It is in this context that RSPB has worked in partnership with the Society for Conservation of Nature in Liberia (its Birdlife partner), TWIN (a UK trade NGO), VADEMCO (a Liberian agribusiness), the Wild Chimpanzee Foundation, IDH (a Dutch Sustainable Trade Initiative) and the national Forestry Development Authority to organise this workshop focused on developing an ethical and environmentally sustainable cocoa industry, not just in the Gola forest but for the whole of Liberia.
This workshop represented a rare gathering of all cocoa sector stakeholders in Liberia including farmers, businesses, government, civil society organisations and donors. It was a fantastic opportunity for these important players to work collaboratively to re-invigorate Liberia’s cocoa sector, ensuring that environmental and social safeguarding are key factors. Some of the farmers up until that point have had limited exposure to the world of cocoa and chocolate production beyond their farms. Most of them had never ever seen or tasted chocolate before! It was a significant moment during the workshop when the farmers were given the opportunity to taste the high-quality chocolate that is being produced from Gola forest beans in Sierra Leone. It was testimony of what is possible through hard work.
Workshop participants (cocoa farmer representatives, photo on left; VADEMCO representative Mr Bai Rogers, photo on right) get a taste of the future in the form of sample chocolate bars produced from cocoa beans sourced from RSPB’s Gola Rainforest Cocoa Project in Sierra Leone- the inspiration for the Gola Cocoa project in Liberia (Photo credit: Jake Di Paolo).
In a country where gender equality still faces many challenges, it was a poignant moment when Ma Saye of the Farmers Cooperative in Gbarpolu County took the podium and stated confidently in her opening remarks what she, and her fellow cocoa farmers in her county, felt was needed to improve their cocoa production.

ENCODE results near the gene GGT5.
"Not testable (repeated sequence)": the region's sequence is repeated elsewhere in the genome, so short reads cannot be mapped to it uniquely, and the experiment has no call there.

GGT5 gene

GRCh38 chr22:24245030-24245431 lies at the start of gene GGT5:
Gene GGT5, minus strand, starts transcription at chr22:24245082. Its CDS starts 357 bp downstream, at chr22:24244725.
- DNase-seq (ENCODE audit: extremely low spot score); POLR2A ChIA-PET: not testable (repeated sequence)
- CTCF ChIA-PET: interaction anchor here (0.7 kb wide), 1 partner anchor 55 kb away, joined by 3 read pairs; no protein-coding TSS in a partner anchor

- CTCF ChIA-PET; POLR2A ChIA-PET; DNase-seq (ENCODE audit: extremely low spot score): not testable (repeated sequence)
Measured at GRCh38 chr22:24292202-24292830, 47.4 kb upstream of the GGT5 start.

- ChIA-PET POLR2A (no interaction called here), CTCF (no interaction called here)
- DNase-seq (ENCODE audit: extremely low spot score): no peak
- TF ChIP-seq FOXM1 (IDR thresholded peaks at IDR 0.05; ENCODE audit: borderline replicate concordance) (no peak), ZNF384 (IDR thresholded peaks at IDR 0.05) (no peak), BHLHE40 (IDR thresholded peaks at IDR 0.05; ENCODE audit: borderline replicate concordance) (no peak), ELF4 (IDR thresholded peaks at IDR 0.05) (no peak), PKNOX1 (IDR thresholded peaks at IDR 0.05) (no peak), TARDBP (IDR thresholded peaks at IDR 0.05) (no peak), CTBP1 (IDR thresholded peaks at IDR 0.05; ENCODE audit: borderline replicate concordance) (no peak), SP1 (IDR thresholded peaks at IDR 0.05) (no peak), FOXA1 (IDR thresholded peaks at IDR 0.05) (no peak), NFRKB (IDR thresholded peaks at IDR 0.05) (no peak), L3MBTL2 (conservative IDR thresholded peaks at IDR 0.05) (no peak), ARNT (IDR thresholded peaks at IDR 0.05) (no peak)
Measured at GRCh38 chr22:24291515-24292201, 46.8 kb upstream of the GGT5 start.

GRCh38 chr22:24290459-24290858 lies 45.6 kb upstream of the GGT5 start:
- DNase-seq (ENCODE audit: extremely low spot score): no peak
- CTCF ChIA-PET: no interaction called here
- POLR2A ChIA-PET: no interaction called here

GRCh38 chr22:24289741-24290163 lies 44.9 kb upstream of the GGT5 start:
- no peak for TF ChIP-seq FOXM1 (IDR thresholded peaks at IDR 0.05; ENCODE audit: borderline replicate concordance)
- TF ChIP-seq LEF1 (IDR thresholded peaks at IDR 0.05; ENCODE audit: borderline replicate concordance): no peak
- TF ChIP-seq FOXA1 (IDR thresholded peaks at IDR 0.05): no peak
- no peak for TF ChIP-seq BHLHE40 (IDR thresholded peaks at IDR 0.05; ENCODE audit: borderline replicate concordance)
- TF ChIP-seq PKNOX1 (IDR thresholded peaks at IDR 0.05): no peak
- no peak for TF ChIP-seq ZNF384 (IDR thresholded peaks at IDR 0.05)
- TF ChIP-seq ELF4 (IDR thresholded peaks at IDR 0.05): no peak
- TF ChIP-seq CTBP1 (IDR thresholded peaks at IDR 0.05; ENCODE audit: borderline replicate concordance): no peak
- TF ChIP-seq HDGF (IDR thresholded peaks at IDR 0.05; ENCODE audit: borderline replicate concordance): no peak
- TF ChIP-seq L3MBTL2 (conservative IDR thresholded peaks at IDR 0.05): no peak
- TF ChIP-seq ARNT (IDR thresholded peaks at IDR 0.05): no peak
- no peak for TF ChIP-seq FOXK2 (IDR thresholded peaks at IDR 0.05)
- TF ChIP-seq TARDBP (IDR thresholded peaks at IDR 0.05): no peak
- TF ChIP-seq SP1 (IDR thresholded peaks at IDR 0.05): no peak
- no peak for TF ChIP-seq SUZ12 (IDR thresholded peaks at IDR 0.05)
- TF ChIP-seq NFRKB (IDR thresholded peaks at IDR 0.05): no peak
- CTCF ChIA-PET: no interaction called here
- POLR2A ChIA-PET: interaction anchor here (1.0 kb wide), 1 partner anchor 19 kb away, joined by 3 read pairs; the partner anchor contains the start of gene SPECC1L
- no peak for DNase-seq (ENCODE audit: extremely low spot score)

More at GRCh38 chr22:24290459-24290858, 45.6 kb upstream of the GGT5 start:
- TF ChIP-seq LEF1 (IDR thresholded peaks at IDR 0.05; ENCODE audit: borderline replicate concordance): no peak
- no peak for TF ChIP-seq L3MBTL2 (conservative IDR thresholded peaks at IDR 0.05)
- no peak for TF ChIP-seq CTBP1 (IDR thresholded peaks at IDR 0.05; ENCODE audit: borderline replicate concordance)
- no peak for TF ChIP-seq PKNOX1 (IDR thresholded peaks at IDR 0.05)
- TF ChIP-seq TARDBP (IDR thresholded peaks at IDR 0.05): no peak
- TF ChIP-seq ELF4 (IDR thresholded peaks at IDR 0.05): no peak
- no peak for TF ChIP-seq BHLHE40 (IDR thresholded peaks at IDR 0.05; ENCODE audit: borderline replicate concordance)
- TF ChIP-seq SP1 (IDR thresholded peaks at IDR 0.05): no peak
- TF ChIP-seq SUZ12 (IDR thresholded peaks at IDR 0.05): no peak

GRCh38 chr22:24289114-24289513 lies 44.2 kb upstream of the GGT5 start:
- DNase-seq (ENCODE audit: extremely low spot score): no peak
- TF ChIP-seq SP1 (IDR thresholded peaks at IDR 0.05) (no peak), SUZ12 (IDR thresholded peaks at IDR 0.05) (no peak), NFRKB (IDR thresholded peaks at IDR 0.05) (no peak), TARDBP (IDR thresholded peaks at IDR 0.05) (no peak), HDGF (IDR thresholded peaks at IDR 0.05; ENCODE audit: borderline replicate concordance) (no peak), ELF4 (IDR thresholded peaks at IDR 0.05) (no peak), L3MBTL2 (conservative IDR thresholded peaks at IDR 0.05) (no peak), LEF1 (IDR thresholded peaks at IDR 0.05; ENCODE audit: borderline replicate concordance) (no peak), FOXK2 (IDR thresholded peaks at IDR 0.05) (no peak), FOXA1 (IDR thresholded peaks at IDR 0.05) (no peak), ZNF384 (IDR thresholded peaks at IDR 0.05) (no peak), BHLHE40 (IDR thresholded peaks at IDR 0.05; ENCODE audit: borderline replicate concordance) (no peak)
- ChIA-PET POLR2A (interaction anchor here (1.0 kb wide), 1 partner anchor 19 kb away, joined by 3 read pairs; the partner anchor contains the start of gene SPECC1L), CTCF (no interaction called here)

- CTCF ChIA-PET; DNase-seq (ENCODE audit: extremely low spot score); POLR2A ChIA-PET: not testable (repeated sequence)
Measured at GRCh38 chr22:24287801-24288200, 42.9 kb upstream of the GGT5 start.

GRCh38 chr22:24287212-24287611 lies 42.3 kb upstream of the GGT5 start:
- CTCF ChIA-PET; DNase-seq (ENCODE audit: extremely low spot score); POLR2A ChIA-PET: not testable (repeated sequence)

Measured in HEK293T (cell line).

Another bright moment during the workshop was when cocoa farmer Jacob Fornoh, read out the final recommendations from the workshop, which were subsequently endorsed by the representative of the Minister for Agriculture. Jacob was one of 17 farmers who engaged in the discussions during the workshop and shared the desire to create change in Liberia’s cocoa sector. Two of the key actions taken from these were to re-establish the Cocoa Sector Working Group and to update and implement the National Cocoa Development Strategy, ensuring that it takes into consideration the environmental and livelihoods factors highlighted during the workshop.
Overall the event was a great success and received good media coverage within Liberia. In true African spirit, there was singing and dancing to reflect the sense of optimism that this process would steer cocoa development to support Liberia’s forests and local communities.
Undeniably there is still a long way to go on this journey, but in the meantime, as I reflect at the end of day three of the workshop still looking at a packed hall, I can’t help but feel the future for Liberian Green Cocoa is looking ‘sweet’.
So no, I can’t look at my next chocolate bar in the same way! It will remind me of the plight of the cocoa farmers in West Africa. I will remember the many organisations working to get cocoa beans from remote farms to producers and to the international markets. And I will certainly remember the huge effort required by these farmers to increase their yields and help save the valuable forests and wildlife around them.
Participants raise their hands to accept the recommendations from the workshop for an updated Cocoa Sector Development Strategy (Photo credit: Jake Di Paolo). Mr Michael Titoe accepts (and later endorses) the updated recommendations from Jacob Fornoh (Photo credit: Jake Di Paolo).
I hope we'll be able to buy Gola chocolate in RSPB shops/ reserve centres ? Just the thing for elevenses on a hard days birdwatching !
Fantastic work by the RSPB and the local Birdlife International organisations in the work that you are doing to conserve the West African rain forests. This work is so vital for the preservation of many of our migrant birds that over our winter south of the Sahara. So many of our migrants are having bad times at the moment with the terrible illegal slaughters around the Mediterranean and very difficult crossings of the Sahara. In addition, your actions are conserving many of the West African threatened resident forest birds and many seriously endangered large mammals.
Great stuff all round.